Announcing ONNX Support for Apache MXNet

Today, AWS announces the availability of ONNX-MXNet, an open source Python package to import Open Neural Network Exchange (ONNX) deep learning models into Apache MXNet. MXNet is a fully featured and scalable deep learning framework that offers APIs across popular languages such as Python, Scala, and R. With ONNX format support for MXNet, developers can build and train models with other frameworks, such as PyTorch, Microsoft Cognitive Toolkit, or Caffe2, and import these models into MXNet to run them for inference using the MXNet highly optimized and scalable engine.

We’re also excited to share that AWS will be collaborating on the ONNX format. We will be working with Facebook, Microsoft, and the deep learning community to further develop ONNX, making it accessible and useful for deep learning practitioners.

What is ONNX?

ONNX is an open source format to encode deep learning models. ONNX defines the format for the neural network’s computational graph, as well as the format for an extensive list of operators used within the graph. With ONNX being supported by an increasing list of frameworks and hardware vendors, developers working on deep learning can move between frameworks easily, picking and choosing the framework that is best suited for the task at hand.

Quick Start

We’ll show how you can use ONNX-MXNet to import ONNX models into MXNet, and use the imported model for inference, benefiting from the MXNet optimized execution engine.

Step 1: Installations

First, install ONNX, following instructions on the ONNX repo.

Then, install the ONNX-MXNet package:

$ pip install onnx-mxnet

Step 2: Prepare an ONNX model to import

In this example, we will demonstrate importing a Super Resolution model, designed to increase spatial resolution of images. The model was built and trained with PyTorch, and exported into ONNX using PyTorch’s ONNX export API. More details about the model design are available in PyTorch’s example.

Download the Super Resolution ONNX model to your working directory:

$ wget

Step 3: Import the ONNX model into MXNet

Now that we have an ONNX model file ready, let’s import it into MXNet using the ONNX-MXNet import API. Run the following code in a Python shell:

import onnx_mxnet
sym, params = onnx_mxnet.import_model('super_resolution.onnx')

This created two instances in the Python runtime: sym – the model’s symbolic graph, and params – the model’s weights. Importing the ONNX model is now done, and we have a standard MXNet model.

Step 4: Prepare input for inference 

Next, we will prepare an input image for inference. The following steps download an example image, resize it to the model’s expected input shape, and finally convert it into a numpy array.

From your shell console, download the example input image to your working directory:

$ wget

Then, install Pillow, Python Imaging Library, so we can load and pre-process the input image:

$ pip install Pillow

Next, from your Python shell, run the code to prepare the image in the MXNet NDArray format:

import numpy as np
import mxnet as mx
from PIL import Image
img ="super_res_input.jpg").resize((224, 224))
img_ycbcr = img.convert("YCbCr")
img_y, img_cb, img_cr = img_ycbcr.split()
test_image = mx.nd.array(np.array(img_y)[np.newaxis, np.newaxis, :, :])

Step 5: Create the MXNet Module

We’ll be using the MXNet Module API to create the module, bind it and assign the loaded weights.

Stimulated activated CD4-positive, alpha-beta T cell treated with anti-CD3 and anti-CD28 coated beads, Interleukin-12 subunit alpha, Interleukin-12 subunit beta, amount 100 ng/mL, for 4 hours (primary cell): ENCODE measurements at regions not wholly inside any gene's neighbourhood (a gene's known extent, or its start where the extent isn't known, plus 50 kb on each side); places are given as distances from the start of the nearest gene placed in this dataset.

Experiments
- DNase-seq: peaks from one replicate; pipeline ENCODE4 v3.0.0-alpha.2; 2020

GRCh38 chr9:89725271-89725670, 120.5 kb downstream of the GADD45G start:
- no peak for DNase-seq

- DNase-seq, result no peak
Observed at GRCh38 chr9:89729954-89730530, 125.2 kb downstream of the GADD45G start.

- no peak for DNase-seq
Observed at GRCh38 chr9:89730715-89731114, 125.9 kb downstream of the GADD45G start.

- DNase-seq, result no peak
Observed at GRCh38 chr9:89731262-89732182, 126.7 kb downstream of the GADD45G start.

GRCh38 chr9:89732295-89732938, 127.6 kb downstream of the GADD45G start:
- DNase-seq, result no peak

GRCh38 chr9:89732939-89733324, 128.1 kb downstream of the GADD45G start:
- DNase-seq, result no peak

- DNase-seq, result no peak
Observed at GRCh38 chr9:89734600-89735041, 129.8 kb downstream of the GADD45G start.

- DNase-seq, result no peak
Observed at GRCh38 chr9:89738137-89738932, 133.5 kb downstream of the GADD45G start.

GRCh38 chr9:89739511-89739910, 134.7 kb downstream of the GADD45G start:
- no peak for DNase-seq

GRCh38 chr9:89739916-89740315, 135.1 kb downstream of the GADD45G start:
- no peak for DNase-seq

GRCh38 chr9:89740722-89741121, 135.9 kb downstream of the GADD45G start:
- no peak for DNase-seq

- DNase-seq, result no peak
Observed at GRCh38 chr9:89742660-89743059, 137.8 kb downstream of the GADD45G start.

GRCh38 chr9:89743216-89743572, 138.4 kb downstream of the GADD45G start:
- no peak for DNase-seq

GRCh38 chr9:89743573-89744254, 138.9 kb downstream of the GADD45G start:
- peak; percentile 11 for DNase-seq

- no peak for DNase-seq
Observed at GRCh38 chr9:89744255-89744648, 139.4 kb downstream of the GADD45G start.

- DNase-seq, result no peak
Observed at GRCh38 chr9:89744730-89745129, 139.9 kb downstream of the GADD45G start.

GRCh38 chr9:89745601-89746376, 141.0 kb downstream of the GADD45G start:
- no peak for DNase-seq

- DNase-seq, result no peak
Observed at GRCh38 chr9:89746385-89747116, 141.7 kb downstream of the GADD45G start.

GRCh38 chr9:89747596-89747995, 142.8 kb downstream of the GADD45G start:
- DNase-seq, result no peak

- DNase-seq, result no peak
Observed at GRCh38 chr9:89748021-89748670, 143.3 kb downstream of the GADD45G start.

Note that the ONNX-MXNet import API assigns the input layer the name ‘input_0’, which we are using when initializing and binding the module.

mod = mx.mod.Module(symbol=sym, data_names=['input_0'], label_names=None)
mod.bind(for_training=False, data_shapes=[('input_0',test_image.shape)])
mod.set_params(arg_params=params, aux_params=None)

Step 6: Run inference

Now that we have an MXNet Module loaded, bound, and with trained weights, we’re ready to run inference. We’ll prepare a single input batch, and feed forward through the network:

from collections import namedtuple
Batch = namedtuple('Batch', ['data'])
output = mod.get_outputs()[0][0][0]

Step 7: Examine the results

Now let’s examine the results we received running inference on the Super Resolution image:

img_out_y = Image.fromarray(np.uint8((output.asnumpy().clip(0, 255)), mode='L'))
result_img = Image.merge(
"YCbCr", [
        	img_cb.resize(img_out_y.size, Image.BICUBIC),
        	img_cr.resize(img_out_y.size, Image.BICUBIC)

Here’s the input image and the resulting output image. As you can see, the model was able to increase the image spatial resolution from 256 by 256 to 672 by 672.

Input image Output image

What’s Next?

We’re working with our ONNX partners and community to further develop ONNX, adding more useful operators, extending ONNX-MXNet to include export and increased operator coverage. We will be working with the Apache MXNet community to bring ONNX into MXNet core APIs.

Want to learn more?

The example is available here, as part of the ONNX-MXNet GitHub repo.

Check out ONNX to dive into how network graphs and operators are encoded.

Contributions are welcomed!

Special thanks to the dmlc/nnvm community and Zhi Zhang, whose ONNX code was used as a reference for this implementation.

Facebook Blog:

Microsoft Blog:



About the Authors

Hagay Lupesko is an Engineering Manager for AWS Deep Learning. He focuses on building Deep Learning tools that enable developers and scientists to build intelligent applications. In his spare time he enjoys reading, hiking and spending time with his family.




Roshani Nagmote is a Software Developer for AWS Deep Learning. She is working on innovative tools to make Deep Learning accessible for all. In her spare time, she loves to play with her adorable nephew and is a huge dog lover.